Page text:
Coal Hill School becomes the setting for this episode. The Doctor goes undercover to help save the planet from the fearsome robot Skovox Blitzer as it terrorises innocent people. Well, forget Skovox as he isn’t really that important. What we do get is a great bit of human interaction from Miss Oswald and Mr Pink as Danny finally learns about The Doctor, the couple continue to get close and we get introduced to Courtney Woods as she finds herself intrigued by the new caretaker. A good episode and a great lot of story fleshed out with the human cast. Don’t worry too much about Skovox as he only has a few moments where he really comes to scare.
- Mummy On The Orient Express by Jamie Mathieson
Probably the best new writer of Series Eight, Jamie Mathieson brings a mummy onto a space train and it works well. The resolution may seem a bit rushed, but the story is nicely explored and to see Frank Skinner act so well is a real pleasure. The idea of “one last trip” with Clara inspires The Doctor for them to go to The Orient Express in space. The Doctor is shown to be really interested over an enemy that only appears to those who will die, and it works. Also the cameo from Foxes as she performs ‘Don’t Stop Me Now’ by Queen is a delight. The writing will hook you straight away.
- Robot Of Sherwood by Mark Gatiss
Mark Gatiss normally does do a good job of making something seem rather believable, even if it is total nonsense. That was achieved when he looked to make the legendary outlaw Robin Hood a real person who was made into legend over time. The story isn’t exactly gripping, but it is surely a lot of fun. The fight between Robin and The Doctor early in the episode is laugh-filled throughout and the showing off with the archery is rather cool. But, the idea that something fictional could have been real shows that Doctor Who can blur the lines between fairy tale and real life.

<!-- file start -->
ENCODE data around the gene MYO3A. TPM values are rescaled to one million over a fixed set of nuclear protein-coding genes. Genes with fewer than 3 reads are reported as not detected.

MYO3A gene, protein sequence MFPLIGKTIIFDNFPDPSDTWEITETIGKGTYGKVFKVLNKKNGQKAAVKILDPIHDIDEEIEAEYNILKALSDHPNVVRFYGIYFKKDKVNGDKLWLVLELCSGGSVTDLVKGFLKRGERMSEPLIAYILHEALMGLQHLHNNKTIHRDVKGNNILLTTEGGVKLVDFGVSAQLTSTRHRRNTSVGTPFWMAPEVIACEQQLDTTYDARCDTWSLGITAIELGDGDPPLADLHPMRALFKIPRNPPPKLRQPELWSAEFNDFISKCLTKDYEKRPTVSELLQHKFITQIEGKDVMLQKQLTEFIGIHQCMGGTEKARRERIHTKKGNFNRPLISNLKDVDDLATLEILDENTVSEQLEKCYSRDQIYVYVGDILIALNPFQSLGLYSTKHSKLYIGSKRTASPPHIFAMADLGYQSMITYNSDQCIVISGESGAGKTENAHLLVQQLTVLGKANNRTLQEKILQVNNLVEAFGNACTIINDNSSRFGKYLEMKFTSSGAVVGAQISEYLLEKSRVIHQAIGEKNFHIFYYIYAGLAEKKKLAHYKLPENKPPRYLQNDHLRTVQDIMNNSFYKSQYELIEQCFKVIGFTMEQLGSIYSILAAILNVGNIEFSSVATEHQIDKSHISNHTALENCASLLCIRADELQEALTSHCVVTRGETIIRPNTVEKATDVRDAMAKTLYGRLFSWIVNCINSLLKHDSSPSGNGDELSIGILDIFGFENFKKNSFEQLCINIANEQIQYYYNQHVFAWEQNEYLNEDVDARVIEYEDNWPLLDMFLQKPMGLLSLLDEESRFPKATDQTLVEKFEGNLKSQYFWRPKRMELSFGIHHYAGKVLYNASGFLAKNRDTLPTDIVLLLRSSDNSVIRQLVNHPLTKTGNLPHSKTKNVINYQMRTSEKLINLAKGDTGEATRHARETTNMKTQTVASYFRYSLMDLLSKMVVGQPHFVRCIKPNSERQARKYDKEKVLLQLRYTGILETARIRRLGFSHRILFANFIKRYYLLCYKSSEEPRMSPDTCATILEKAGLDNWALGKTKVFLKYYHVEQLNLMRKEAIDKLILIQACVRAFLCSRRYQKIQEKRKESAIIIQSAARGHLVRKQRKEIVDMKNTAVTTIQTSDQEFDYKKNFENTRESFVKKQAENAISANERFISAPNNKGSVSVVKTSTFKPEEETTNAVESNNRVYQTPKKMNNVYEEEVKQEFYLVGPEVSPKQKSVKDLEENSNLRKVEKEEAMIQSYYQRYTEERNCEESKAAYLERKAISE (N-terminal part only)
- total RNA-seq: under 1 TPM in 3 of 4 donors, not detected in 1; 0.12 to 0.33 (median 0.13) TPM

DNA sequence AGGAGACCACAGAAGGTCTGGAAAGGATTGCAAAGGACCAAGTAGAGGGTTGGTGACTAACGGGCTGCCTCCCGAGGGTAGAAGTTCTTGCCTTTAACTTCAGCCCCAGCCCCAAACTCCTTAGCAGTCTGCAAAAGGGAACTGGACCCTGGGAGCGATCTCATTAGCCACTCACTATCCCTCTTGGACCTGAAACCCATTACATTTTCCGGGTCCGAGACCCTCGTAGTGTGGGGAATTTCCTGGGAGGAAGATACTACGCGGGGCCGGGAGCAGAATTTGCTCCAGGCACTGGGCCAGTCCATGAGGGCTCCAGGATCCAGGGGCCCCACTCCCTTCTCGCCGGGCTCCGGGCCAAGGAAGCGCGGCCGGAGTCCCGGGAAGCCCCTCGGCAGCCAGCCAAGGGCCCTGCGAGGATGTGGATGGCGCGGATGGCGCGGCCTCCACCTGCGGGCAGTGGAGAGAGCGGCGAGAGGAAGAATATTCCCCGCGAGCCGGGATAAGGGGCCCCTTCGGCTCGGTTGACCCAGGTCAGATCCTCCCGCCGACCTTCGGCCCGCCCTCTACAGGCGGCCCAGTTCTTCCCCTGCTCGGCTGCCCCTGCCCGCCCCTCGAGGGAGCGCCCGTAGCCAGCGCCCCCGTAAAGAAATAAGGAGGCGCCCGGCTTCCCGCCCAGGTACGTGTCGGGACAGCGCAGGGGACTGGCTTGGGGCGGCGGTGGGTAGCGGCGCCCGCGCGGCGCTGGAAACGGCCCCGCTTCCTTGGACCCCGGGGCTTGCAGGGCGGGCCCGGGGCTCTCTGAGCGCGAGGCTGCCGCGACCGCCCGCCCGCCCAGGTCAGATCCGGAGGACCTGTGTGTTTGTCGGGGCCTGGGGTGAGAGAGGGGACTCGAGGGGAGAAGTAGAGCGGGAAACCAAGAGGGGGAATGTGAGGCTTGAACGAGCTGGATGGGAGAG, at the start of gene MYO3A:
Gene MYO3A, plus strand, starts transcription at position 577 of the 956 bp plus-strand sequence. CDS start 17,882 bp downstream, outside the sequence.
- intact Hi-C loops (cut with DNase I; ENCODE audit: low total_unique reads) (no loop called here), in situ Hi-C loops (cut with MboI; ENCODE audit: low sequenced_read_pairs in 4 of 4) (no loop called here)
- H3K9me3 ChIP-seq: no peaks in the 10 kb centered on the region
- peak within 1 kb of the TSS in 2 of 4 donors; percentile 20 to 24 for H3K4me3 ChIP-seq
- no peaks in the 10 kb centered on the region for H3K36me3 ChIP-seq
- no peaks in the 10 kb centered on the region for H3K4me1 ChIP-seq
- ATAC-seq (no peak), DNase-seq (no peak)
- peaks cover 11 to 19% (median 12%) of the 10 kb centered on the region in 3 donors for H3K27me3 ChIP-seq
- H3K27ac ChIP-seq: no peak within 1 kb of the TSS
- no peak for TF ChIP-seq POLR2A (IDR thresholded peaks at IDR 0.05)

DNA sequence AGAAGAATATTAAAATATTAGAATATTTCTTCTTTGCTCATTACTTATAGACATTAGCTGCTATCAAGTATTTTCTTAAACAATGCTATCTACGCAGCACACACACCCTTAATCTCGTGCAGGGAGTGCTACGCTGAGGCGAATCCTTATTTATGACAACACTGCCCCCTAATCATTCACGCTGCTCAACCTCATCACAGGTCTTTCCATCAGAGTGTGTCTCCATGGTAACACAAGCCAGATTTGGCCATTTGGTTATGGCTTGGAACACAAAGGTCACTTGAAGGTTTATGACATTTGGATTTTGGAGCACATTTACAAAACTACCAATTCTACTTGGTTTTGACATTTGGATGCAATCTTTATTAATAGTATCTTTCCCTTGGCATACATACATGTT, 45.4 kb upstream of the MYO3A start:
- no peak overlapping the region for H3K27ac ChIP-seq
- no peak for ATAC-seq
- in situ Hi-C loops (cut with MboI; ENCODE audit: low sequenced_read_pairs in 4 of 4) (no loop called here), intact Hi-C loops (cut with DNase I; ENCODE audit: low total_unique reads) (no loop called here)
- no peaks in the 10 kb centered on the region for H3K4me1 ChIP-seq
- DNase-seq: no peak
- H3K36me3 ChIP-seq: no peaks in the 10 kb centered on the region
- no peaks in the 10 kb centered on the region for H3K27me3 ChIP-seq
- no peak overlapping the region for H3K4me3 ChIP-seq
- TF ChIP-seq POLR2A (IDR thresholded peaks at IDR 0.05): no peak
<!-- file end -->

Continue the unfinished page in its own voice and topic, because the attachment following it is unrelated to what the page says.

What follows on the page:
- Death In Heaven by Steven Moffat
The Master (or Mistress), Cybermen, Dan The Soldier Man stuck in the Nethersphere and Clara stuck in a room with a very unwanted guest. This finale started with a lot happening to the TARDIS gang and the world. The Doctor’s old gang U.N.I.T. come to the rescue of the Time Lord and help him with saving the world from a Cyberman invasion of the dead. The writing is on good form and Samuel Anderson earns my respect as the brilliant Danny Pink as he saves the day as the Cyberman who saves the world because of love (well, he died to save the world. His love for Clara was just too good and definitely one of the best relationships in Doctor Who history). Though the ending may seem a bit rushed and The Mistress shunted rather abruptly, you can’t deny old and new Who fans enjoyed the contents of this jam-packed episode.
- Into The Dalek by Phil Ford and Steven Moffat
The Daleks are given a new life in this episode. Phil Ford brings the menacing creatures into series eight with the help of showrunner Steven Moffat as The Doctor and Clara go into a Dalek and learn what makes them so evil. When The Doctor discovers ‘Rusty’, said to be a “Good Dalek”, he becomes intrigued and wants to know why it goes against its nature of hatred and killing. Being shrunk to miniature size, the gang go in the Dalek to learn why Rusty is not a killing machine like his fellow Daleks and what this could mean for the life long war between The Doctor and the crazed creatures from Skaro. A very promising premise and delivers in making The Daleks interesting and breathes new life into the classic monsters.